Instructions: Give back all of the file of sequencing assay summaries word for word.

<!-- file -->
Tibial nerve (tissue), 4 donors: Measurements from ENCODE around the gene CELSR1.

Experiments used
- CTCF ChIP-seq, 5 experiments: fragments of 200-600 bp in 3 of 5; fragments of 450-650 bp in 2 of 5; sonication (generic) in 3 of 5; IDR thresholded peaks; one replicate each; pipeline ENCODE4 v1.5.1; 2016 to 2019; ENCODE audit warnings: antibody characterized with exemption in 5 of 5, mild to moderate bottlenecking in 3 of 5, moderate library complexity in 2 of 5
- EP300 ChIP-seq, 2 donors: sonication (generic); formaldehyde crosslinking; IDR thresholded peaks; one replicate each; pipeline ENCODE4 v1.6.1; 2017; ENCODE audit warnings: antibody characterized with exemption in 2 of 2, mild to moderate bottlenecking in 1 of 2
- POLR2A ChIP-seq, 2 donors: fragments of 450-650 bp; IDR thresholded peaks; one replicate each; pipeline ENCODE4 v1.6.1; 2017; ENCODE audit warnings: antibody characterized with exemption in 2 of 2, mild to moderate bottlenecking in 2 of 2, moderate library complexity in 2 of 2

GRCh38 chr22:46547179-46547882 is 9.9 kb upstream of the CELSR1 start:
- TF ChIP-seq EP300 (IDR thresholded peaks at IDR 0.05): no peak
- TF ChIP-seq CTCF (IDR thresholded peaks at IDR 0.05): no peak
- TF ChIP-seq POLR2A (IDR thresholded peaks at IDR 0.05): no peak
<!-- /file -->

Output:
Tibial nerve (tissue), 4 donors: Measurements from ENCODE around the gene CELSR1.

Experiments used
- CTCF ChIP-seq, 5 experiments: fragments of 200-600 bp in 3 of 5; fragments of 450-650 bp in 2 of 5; sonication (generic) in 3 of 5; IDR thresholded peaks; one replicate each; pipeline ENCODE4 v1.5.1; 2016 to 2019; ENCODE audit warnings: antibody characterized with exemption in 5 of 5, mild to moderate bottlenecking in 3 of 5, moderate library complexity in 2 of 5
- EP300 ChIP-seq, 2 donors: sonication (generic); formaldehyde crosslinking; IDR thresholded peaks; one replicate each; pipeline ENCODE4 v1.6.1; 2017; ENCODE audit warnings: antibody characterized with exemption in 2 of 2, mild to moderate bottlenecking in 1 of 2
- POLR2A ChIP-seq, 2 donors: fragments of 450-650 bp; IDR thresholded peaks; one replicate each; pipeline ENCODE4 v1.6.1; 2017; ENCODE audit warnings: antibody characterized with exemption in 2 of 2, mild to moderate bottlenecking in 2 of 2, moderate library complexity in 2 of 2

GRCh38 chr22:46547179-46547882 is 9.9 kb upstream of the CELSR1 start:
- TF ChIP-seq EP300 (IDR thresholded peaks at IDR 0.05): no peak
- TF ChIP-seq CTCF (IDR thresholded peaks at IDR 0.05): no peak
- TF ChIP-seq POLR2A (IDR thresholded peaks at IDR 0.05): no peak